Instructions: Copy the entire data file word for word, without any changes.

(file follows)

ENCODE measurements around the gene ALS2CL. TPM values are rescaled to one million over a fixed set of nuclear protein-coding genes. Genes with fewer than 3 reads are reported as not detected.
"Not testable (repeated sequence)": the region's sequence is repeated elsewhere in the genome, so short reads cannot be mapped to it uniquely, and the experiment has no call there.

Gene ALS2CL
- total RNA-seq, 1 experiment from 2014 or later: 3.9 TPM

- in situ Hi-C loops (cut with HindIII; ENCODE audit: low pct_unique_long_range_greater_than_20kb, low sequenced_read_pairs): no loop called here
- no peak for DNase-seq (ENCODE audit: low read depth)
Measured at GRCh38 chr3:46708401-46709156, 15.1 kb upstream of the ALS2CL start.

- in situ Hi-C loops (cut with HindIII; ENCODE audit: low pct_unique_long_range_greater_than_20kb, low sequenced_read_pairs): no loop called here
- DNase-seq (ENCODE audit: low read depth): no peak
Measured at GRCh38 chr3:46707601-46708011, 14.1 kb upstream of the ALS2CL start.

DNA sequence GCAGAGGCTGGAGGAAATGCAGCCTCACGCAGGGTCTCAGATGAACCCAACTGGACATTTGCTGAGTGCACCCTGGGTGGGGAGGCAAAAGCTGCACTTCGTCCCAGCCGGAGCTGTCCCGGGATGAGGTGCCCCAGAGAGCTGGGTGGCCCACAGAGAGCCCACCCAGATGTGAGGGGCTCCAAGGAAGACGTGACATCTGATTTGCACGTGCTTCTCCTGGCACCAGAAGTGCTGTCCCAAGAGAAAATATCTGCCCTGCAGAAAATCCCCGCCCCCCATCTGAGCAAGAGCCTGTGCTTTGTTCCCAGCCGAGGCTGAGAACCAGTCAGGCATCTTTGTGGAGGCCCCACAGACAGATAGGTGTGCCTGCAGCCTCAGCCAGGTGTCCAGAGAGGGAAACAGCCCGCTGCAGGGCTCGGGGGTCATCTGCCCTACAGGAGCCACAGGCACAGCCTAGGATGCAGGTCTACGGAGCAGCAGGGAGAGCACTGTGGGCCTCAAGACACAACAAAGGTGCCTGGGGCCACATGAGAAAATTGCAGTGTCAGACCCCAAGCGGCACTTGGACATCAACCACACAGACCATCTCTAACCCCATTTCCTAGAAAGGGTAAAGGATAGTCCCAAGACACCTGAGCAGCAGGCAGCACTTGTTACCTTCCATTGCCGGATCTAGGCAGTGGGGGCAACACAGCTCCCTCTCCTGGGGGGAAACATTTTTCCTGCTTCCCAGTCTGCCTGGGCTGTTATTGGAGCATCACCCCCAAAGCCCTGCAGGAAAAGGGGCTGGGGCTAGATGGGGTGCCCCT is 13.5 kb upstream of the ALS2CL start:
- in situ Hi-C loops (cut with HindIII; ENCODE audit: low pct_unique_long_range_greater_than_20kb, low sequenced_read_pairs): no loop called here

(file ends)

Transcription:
ENCODE measurements around the gene ALS2CL. TPM values are rescaled to one million over a fixed set of nuclear protein-coding genes. Genes with fewer than 3 reads are reported as not detected.
"Not testable (repeated sequence)": the region's sequence is repeated elsewhere in the genome, so short reads cannot be mapped to it uniquely, and the experiment has no call there.

Gene ALS2CL
- total RNA-seq, 1 experiment from 2014 or later: 3.9 TPM

- in situ Hi-C loops (cut with HindIII; ENCODE audit: low pct_unique_long_range_greater_than_20kb, low sequenced_read_pairs): no loop called here
- no peak for DNase-seq (ENCODE audit: low read depth)
Measured at GRCh38 chr3:46708401-46709156, 15.1 kb upstream of the ALS2CL start.

- in situ Hi-C loops (cut with HindIII; ENCODE audit: low pct_unique_long_range_greater_than_20kb, low sequenced_read_pairs): no loop called here
- DNase-seq (ENCODE audit: low read depth): no peak
Measured at GRCh38 chr3:46707601-46708011, 14.1 kb upstream of the ALS2CL start.

DNA sequence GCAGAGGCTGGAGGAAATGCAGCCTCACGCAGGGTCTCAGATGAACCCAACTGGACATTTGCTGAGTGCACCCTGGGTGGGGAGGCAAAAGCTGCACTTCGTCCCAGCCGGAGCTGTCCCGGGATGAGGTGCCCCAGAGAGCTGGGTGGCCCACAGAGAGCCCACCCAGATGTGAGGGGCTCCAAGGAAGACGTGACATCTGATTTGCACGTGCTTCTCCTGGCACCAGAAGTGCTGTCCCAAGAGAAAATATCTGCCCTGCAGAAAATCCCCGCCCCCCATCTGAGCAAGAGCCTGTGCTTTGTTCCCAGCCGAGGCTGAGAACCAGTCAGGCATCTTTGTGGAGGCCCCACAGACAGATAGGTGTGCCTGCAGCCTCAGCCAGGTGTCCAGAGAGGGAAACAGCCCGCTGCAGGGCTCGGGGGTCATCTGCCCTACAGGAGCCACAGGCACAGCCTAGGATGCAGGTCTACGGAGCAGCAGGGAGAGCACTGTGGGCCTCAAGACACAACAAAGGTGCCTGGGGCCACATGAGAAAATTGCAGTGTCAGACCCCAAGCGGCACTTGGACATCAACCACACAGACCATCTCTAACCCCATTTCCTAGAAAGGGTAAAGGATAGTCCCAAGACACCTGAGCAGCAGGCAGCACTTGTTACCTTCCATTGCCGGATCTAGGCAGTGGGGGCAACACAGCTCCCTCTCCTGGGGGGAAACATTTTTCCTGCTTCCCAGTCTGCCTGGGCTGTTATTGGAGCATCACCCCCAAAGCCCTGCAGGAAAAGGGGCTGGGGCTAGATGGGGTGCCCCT is 13.5 kb upstream of the ALS2CL start:
- in situ Hi-C loops (cut with HindIII; ENCODE audit: low pct_unique_long_range_greater_than_20kb, low sequenced_read_pairs): no loop called here